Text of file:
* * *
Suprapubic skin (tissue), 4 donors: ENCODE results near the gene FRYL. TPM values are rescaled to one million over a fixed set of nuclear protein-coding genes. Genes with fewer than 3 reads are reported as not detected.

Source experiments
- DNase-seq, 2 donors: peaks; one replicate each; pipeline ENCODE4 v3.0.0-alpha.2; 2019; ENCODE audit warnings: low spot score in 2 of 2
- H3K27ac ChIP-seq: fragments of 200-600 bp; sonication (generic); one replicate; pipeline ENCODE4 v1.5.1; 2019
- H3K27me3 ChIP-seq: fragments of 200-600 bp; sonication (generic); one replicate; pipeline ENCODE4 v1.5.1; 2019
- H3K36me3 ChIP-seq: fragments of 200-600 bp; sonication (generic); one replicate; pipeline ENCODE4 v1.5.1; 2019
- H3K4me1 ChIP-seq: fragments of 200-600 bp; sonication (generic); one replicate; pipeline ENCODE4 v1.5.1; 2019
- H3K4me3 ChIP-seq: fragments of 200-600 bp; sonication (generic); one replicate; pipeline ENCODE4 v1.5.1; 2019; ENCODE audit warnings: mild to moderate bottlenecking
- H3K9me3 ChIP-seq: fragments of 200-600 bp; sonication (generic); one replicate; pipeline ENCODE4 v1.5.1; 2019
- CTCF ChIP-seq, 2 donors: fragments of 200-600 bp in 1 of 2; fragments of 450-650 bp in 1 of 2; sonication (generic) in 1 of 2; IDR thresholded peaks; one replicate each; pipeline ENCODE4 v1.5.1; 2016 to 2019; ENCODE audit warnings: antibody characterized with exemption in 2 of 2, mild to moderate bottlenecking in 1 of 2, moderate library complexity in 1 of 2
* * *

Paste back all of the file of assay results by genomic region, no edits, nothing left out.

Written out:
Suprapubic skin (tissue), 4 donors: ENCODE results near the gene FRYL. TPM values are rescaled to one million over a fixed set of nuclear protein-coding genes. Genes with fewer than 3 reads are reported as not detected.

Source experiments
- DNase-seq, 2 donors: peaks; one replicate each; pipeline ENCODE4 v3.0.0-alpha.2; 2019; ENCODE audit warnings: low spot score in 2 of 2
- H3K27ac ChIP-seq: fragments of 200-600 bp; sonication (generic); one replicate; pipeline ENCODE4 v1.5.1; 2019
- H3K27me3 ChIP-seq: fragments of 200-600 bp; sonication (generic); one replicate; pipeline ENCODE4 v1.5.1; 2019
- H3K36me3 ChIP-seq: fragments of 200-600 bp; sonication (generic); one replicate; pipeline ENCODE4 v1.5.1; 2019
- H3K4me1 ChIP-seq: fragments of 200-600 bp; sonication (generic); one replicate; pipeline ENCODE4 v1.5.1; 2019
- H3K4me3 ChIP-seq: fragments of 200-600 bp; sonication (generic); one replicate; pipeline ENCODE4 v1.5.1; 2019; ENCODE audit warnings: mild to moderate bottlenecking
- H3K9me3 ChIP-seq: fragments of 200-600 bp; sonication (generic); one replicate; pipeline ENCODE4 v1.5.1; 2019
- CTCF ChIP-seq, 2 donors: fragments of 200-600 bp in 1 of 2; fragments of 450-650 bp in 1 of 2; sonication (generic) in 1 of 2; IDR thresholded peaks; one replicate each; pipeline ENCODE4 v1.5.1; 2016 to 2019; ENCODE audit warnings: antibody characterized with exemption in 2 of 2, mild to moderate bottlenecking in 1 of 2, moderate library complexity in 1 of 2